Hubert Caron-Guay lives in Montreal, where he works as an artist, filmmaker, scriptwriter and producer. After studying film at UQAM, he was an active participant in the collective Épopée from 2010 to 2015, during which time he developed several documentary and fiction-based projects that have been exhibited widely in Canada and abroad. Through a “Recherche et création expérimentale” residency with PRIM in 2016, Caron-Guay developed the feature-length documentary Destierros (presented by the RIDM) and the installation Arroyos.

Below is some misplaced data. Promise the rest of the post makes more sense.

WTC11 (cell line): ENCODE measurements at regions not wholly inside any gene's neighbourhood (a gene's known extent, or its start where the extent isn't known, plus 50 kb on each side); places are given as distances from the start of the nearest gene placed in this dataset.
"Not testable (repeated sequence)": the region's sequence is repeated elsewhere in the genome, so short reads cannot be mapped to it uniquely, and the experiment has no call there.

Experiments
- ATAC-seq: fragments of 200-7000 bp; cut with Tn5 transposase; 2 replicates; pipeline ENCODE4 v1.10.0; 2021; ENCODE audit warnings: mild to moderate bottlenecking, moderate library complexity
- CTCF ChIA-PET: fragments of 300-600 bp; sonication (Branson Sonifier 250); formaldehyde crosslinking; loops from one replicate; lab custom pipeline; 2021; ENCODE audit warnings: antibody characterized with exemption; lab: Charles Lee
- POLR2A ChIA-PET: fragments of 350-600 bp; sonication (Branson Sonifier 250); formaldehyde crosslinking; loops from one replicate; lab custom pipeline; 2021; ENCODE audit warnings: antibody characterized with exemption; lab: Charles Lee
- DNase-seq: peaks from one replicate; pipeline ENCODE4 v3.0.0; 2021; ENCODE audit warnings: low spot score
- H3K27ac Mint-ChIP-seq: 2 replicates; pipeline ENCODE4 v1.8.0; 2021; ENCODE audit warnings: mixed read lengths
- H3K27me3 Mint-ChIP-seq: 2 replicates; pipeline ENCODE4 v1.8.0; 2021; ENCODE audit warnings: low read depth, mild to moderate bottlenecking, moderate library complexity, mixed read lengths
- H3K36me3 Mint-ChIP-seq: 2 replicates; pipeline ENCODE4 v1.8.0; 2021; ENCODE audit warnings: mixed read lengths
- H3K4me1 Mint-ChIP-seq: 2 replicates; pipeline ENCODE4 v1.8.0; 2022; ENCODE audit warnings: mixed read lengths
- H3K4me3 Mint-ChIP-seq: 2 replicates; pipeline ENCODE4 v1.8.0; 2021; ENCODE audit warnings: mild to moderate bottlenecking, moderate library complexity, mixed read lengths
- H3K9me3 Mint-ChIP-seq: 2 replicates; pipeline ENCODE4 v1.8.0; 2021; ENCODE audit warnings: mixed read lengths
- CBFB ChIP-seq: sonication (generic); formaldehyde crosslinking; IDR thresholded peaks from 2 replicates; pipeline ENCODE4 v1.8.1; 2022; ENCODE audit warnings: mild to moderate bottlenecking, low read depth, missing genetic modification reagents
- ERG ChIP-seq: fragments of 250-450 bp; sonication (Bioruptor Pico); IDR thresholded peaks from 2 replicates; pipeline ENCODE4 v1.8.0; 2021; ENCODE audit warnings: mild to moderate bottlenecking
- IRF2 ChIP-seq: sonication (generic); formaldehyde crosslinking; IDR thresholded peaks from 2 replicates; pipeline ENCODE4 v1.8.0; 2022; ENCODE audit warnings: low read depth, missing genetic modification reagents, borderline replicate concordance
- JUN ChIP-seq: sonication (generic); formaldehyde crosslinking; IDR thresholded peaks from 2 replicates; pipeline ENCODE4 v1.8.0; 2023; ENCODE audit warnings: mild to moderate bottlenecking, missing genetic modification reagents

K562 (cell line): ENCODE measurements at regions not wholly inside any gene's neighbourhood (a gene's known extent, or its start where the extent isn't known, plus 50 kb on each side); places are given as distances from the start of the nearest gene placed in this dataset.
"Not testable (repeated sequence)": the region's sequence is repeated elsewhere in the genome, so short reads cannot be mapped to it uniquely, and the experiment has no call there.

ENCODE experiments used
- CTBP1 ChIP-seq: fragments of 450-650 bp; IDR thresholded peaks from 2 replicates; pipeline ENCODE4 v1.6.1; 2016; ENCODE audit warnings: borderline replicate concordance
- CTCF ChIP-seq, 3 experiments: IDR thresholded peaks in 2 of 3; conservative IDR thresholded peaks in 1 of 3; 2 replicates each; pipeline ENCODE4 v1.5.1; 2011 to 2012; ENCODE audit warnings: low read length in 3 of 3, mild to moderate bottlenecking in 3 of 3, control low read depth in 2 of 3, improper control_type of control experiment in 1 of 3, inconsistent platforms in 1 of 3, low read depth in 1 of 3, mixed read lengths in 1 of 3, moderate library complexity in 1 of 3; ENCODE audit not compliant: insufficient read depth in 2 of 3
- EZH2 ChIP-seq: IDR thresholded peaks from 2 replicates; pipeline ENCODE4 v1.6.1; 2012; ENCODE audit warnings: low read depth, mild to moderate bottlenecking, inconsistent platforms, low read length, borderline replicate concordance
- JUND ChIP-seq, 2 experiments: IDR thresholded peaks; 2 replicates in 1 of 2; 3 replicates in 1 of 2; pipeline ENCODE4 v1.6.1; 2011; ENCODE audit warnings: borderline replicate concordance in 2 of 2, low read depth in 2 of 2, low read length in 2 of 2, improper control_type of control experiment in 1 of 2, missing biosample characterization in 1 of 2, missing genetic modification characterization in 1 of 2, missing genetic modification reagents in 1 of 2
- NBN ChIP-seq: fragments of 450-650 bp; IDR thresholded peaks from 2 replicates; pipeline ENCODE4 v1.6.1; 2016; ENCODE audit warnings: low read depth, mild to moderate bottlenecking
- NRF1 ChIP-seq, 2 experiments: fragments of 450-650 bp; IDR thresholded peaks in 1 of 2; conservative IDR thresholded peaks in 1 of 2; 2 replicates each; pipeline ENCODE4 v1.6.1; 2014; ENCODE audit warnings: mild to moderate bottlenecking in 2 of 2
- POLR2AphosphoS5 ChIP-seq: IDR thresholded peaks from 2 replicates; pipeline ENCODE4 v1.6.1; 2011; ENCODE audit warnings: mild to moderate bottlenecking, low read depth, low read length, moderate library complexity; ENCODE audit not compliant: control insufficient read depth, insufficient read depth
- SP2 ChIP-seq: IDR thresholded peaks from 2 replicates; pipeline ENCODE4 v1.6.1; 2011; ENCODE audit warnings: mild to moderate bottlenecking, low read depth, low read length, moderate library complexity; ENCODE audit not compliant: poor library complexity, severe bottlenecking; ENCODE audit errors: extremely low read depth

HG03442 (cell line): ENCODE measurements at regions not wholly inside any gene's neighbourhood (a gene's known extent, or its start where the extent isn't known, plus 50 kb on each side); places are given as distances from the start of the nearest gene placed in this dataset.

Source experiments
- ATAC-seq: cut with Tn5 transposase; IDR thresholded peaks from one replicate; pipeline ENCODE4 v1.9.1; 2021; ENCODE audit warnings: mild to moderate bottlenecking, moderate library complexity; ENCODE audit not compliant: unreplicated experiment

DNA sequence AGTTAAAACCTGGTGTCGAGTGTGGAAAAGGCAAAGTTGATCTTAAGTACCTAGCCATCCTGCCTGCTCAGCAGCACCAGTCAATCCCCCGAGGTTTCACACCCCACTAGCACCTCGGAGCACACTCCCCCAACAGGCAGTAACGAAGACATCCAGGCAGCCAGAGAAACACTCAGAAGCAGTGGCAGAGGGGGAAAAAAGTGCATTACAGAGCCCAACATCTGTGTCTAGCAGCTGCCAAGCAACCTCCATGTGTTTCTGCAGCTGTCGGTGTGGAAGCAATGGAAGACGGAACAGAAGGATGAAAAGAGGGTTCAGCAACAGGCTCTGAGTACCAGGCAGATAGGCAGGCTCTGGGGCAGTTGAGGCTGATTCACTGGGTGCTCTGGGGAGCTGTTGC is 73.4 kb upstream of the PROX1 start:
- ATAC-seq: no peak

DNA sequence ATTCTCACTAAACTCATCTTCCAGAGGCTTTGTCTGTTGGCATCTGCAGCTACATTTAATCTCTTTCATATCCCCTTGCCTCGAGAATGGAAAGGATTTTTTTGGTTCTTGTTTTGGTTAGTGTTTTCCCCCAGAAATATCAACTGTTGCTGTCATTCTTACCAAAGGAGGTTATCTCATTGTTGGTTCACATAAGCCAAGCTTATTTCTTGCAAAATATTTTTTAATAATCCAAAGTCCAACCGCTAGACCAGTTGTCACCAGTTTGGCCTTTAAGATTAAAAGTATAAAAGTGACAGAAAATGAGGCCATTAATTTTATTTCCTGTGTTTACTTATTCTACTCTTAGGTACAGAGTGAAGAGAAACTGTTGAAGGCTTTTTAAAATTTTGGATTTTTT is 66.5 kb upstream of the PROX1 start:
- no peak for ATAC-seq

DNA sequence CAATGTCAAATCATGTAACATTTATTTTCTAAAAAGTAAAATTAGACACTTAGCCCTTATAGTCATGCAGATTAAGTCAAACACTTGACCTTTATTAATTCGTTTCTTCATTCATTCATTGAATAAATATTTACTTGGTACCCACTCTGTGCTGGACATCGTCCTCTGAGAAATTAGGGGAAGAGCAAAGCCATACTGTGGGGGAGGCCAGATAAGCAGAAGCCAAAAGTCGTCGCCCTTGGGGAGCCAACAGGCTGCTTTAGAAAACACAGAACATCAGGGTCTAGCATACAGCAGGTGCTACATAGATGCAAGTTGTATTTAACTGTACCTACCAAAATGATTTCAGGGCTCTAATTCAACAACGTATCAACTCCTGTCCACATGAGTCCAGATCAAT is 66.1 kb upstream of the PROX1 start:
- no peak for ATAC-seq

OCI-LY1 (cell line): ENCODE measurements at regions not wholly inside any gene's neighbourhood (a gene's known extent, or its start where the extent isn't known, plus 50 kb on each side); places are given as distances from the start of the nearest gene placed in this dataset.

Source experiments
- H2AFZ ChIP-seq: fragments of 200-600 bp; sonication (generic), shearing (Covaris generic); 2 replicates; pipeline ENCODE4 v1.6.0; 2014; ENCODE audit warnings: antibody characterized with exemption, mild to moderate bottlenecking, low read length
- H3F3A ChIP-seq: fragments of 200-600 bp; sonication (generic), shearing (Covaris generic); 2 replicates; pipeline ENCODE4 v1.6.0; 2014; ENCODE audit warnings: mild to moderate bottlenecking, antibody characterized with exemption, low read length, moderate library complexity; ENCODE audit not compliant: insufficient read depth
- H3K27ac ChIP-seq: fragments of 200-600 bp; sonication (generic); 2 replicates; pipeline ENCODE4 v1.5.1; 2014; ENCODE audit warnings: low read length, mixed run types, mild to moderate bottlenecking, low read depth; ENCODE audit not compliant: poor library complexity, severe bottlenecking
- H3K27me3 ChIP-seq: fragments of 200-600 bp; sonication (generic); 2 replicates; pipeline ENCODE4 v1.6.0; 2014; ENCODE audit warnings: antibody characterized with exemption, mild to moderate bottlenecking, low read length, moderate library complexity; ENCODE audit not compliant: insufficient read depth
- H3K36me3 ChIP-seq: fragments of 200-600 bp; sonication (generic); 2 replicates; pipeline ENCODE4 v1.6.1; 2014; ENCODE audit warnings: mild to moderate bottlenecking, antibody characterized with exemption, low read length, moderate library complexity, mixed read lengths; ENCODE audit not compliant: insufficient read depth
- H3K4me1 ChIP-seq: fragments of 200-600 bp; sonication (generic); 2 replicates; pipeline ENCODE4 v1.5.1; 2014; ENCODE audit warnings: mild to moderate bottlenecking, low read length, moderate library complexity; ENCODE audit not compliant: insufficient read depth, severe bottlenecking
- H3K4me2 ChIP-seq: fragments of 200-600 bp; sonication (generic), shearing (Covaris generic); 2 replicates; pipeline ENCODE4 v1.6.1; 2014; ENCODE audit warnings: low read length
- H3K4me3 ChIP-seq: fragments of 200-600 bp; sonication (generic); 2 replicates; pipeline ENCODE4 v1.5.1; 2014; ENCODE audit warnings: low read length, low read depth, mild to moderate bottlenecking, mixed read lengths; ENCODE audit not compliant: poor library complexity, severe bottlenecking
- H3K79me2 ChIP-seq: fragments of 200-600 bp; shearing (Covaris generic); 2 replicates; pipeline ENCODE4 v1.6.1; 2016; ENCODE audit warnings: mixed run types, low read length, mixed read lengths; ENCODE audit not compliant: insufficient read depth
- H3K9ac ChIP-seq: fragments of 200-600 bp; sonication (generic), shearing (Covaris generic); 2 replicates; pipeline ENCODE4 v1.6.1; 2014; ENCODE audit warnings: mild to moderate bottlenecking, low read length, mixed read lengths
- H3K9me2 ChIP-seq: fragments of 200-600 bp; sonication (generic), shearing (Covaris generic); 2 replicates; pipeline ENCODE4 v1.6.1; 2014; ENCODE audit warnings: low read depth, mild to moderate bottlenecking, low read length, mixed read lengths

The work of Hubert Caron-Guay, which grows out of the proximity, one might even say the intimacy, he develops with his protagonists, explores first and foremost the human condition, even as the policies governing this condition are interrogated. The work presented here, Arroyos ― which translates to “flows” ― offers a disquieting portrait of the corridor taken by many migrants at the border of Mexico and the United States and the people who find themselves confined there. The work’s large-screen projection shows landscapes that convey the loss of bearings, the scale of the crossing and the inherent insecurity of the migrants’ journey. Adjacent to the projection is a series of intimate portraits for view on mobile telephones. The vastness of the crossing is confronted with the details of individual dramas in which barriers and borders carry out a form of repression that goes beyond the confinement of their physical demarcations.